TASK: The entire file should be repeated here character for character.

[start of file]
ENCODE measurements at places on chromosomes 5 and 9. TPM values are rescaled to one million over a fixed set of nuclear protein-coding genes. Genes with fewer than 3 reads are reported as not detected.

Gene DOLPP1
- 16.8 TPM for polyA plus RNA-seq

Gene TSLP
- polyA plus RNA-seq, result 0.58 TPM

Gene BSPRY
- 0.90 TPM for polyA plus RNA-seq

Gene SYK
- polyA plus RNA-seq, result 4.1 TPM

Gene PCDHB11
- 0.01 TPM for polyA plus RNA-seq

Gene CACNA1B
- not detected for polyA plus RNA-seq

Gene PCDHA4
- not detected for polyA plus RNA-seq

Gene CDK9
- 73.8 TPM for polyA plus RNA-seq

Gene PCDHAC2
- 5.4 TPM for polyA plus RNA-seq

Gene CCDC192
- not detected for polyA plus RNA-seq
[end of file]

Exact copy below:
ENCODE measurements at places on chromosomes 5 and 9. TPM values are rescaled to one million over a fixed set of nuclear protein-coding genes. Genes with fewer than 3 reads are reported as not detected.

Gene DOLPP1
- 16.8 TPM for polyA plus RNA-seq

Gene TSLP
- polyA plus RNA-seq, result 0.58 TPM

Gene BSPRY
- 0.90 TPM for polyA plus RNA-seq

Gene SYK
- polyA plus RNA-seq, result 4.1 TPM

Gene PCDHB11
- 0.01 TPM for polyA plus RNA-seq

Gene CACNA1B
- not detected for polyA plus RNA-seq

Gene PCDHA4
- not detected for polyA plus RNA-seq

Gene CDK9
- 73.8 TPM for polyA plus RNA-seq

Gene PCDHAC2
- 5.4 TPM for polyA plus RNA-seq

Gene CCDC192
- not detected for polyA plus RNA-seq